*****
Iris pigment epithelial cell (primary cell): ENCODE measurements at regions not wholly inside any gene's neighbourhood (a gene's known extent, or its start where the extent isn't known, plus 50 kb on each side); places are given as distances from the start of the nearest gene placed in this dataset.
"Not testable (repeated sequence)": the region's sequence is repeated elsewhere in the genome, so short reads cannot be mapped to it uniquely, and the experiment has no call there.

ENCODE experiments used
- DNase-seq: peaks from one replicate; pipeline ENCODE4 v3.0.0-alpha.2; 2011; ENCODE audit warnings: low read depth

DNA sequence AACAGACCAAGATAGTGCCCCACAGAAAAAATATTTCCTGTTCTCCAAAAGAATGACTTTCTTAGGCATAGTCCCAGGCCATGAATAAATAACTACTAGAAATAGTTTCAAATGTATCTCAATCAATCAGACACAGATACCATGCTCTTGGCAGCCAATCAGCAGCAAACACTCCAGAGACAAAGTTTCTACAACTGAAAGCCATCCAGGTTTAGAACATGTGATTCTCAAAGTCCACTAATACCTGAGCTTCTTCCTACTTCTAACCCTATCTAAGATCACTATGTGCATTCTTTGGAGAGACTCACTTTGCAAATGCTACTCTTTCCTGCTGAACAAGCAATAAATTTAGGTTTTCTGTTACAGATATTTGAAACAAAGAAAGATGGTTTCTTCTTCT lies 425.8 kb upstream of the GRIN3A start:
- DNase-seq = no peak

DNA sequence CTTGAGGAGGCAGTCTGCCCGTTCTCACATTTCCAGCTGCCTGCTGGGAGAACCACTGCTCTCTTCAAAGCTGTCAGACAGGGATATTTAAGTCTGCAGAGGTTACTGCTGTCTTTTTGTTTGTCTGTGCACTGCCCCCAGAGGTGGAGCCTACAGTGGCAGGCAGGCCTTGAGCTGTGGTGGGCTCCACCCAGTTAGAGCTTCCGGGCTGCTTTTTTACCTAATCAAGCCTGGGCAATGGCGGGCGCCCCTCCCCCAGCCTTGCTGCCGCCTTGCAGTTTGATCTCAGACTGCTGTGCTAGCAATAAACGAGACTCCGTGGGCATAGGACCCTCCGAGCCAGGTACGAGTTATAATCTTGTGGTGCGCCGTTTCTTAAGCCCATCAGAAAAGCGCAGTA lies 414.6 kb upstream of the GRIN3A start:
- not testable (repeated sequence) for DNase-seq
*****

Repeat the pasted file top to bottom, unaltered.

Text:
Iris pigment epithelial cell (primary cell): ENCODE measurements at regions not wholly inside any gene's neighbourhood (a gene's known extent, or its start where the extent isn't known, plus 50 kb on each side); places are given as distances from the start of the nearest gene placed in this dataset.
"Not testable (repeated sequence)": the region's sequence is repeated elsewhere in the genome, so short reads cannot be mapped to it uniquely, and the experiment has no call there.

ENCODE experiments used
- DNase-seq: peaks from one replicate; pipeline ENCODE4 v3.0.0-alpha.2; 2011; ENCODE audit warnings: low read depth

DNA sequence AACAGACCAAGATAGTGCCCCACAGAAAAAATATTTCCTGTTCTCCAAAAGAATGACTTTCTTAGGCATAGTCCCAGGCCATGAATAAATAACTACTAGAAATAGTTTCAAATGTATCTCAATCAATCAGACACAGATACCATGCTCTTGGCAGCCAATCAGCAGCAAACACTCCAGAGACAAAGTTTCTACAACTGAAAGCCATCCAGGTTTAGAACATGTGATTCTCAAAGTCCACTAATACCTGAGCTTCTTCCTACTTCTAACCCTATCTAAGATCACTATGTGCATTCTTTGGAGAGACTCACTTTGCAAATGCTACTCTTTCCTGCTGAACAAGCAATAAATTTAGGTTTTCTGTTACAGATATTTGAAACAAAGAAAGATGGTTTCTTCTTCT lies 425.8 kb upstream of the GRIN3A start:
- DNase-seq = no peak

DNA sequence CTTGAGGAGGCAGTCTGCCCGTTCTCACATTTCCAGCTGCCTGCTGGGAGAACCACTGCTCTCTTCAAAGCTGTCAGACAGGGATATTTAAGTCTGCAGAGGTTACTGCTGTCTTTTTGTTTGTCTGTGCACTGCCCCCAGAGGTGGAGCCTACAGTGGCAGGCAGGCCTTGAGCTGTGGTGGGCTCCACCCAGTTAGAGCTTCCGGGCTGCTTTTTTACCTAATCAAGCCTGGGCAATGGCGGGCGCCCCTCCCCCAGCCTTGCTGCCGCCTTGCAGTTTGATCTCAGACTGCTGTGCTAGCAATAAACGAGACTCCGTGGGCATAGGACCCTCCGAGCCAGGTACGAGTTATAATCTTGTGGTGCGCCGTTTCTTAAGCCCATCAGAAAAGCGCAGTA lies 414.6 kb upstream of the GRIN3A start:
- not testable (repeated sequence) for DNase-seq